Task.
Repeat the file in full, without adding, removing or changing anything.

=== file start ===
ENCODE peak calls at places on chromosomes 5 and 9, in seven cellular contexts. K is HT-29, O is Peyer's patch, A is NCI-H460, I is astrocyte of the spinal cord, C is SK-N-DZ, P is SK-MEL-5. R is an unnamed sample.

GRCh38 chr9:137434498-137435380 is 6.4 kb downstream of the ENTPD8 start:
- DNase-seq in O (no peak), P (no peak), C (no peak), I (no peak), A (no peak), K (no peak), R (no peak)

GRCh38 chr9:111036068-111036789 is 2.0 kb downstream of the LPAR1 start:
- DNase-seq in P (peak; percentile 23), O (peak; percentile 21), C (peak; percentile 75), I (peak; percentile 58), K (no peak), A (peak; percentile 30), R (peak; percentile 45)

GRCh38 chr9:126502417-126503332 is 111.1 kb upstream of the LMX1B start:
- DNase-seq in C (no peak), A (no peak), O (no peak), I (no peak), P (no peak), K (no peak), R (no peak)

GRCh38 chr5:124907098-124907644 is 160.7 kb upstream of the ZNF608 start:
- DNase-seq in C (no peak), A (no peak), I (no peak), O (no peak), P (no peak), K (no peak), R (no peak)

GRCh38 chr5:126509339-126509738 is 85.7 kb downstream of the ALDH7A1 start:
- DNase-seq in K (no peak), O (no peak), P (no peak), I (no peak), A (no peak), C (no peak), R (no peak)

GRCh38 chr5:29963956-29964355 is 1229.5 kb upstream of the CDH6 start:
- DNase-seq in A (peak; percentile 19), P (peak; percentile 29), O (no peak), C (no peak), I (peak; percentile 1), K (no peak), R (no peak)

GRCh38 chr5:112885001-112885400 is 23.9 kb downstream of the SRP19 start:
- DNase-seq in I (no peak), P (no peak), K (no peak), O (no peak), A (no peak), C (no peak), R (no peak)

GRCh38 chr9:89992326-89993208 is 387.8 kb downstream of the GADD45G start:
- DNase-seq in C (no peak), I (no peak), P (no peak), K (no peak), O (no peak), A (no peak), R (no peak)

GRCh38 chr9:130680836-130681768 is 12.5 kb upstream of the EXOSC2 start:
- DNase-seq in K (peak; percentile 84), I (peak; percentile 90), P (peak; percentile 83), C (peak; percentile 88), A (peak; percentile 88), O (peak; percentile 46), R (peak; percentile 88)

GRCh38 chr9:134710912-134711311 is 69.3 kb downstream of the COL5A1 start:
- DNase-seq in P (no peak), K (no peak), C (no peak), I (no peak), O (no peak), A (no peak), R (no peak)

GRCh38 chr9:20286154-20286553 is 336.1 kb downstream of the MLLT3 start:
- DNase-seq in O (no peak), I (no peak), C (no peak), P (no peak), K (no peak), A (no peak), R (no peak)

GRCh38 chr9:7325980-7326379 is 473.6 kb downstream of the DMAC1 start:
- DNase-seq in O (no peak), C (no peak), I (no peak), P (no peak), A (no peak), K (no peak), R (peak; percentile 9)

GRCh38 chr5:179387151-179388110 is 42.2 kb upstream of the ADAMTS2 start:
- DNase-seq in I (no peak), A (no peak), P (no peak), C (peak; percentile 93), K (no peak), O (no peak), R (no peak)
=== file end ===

ENCODE peak calls at places on chromosomes 5 and 9, in seven cellular contexts. K is HT-29, O is Peyer's patch, A is NCI-H460, I is astrocyte of the spinal cord, C is SK-N-DZ, P is SK-MEL-5. R is an unnamed sample.

GRCh38 chr9:137434498-137435380 is 6.4 kb downstream of the ENTPD8 start:
- DNase-seq in O (no peak), P (no peak), C (no peak), I (no peak), A (no peak), K (no peak), R (no peak)

GRCh38 chr9:111036068-111036789 is 2.0 kb downstream of the LPAR1 start:
- DNase-seq in P (peak; percentile 23), O (peak; percentile 21), C (peak; percentile 75), I (peak; percentile 58), K (no peak), A (peak; percentile 30), R (peak; percentile 45)

GRCh38 chr9:126502417-126503332 is 111.1 kb upstream of the LMX1B start:
- DNase-seq in C (no peak), A (no peak), O (no peak), I (no peak), P (no peak), K (no peak), R (no peak)

GRCh38 chr5:124907098-124907644 is 160.7 kb upstream of the ZNF608 start:
- DNase-seq in C (no peak), A (no peak), I (no peak), O (no peak), P (no peak), K (no peak), R (no peak)

GRCh38 chr5:126509339-126509738 is 85.7 kb downstream of the ALDH7A1 start:
- DNase-seq in K (no peak), O (no peak), P (no peak), I (no peak), A (no peak), C (no peak), R (no peak)

GRCh38 chr5:29963956-29964355 is 1229.5 kb upstream of the CDH6 start:
- DNase-seq in A (peak; percentile 19), P (peak; percentile 29), O (no peak), C (no peak), I (peak; percentile 1), K (no peak), R (no peak)

GRCh38 chr5:112885001-112885400 is 23.9 kb downstream of the SRP19 start:
- DNase-seq in I (no peak), P (no peak), K (no peak), O (no peak), A (no peak), C (no peak), R (no peak)

GRCh38 chr9:89992326-89993208 is 387.8 kb downstream of the GADD45G start:
- DNase-seq in C (no peak), I (no peak), P (no peak), K (no peak), O (no peak), A (no peak), R (no peak)

GRCh38 chr9:130680836-130681768 is 12.5 kb upstream of the EXOSC2 start:
- DNase-seq in K (peak; percentile 84), I (peak; percentile 90), P (peak; percentile 83), C (peak; percentile 88), A (peak; percentile 88), O (peak; percentile 46), R (peak; percentile 88)

GRCh38 chr9:134710912-134711311 is 69.3 kb downstream of the COL5A1 start:
- DNase-seq in P (no peak), K (no peak), C (no peak), I (no peak), O (no peak), A (no peak), R (no peak)

GRCh38 chr9:20286154-20286553 is 336.1 kb downstream of the MLLT3 start:
- DNase-seq in O (no peak), I (no peak), C (no peak), P (no peak), K (no peak), A (no peak), R (no peak)

GRCh38 chr9:7325980-7326379 is 473.6 kb downstream of the DMAC1 start:
- DNase-seq in O (no peak), C (no peak), I (no peak), P (no peak), A (no peak), K (no peak), R (peak; percentile 9)

GRCh38 chr5:179387151-179388110 is 42.2 kb upstream of the ADAMTS2 start:
- DNase-seq in I (no peak), A (no peak), P (no peak), C (peak; percentile 93), K (no peak), O (no peak), R (no peak)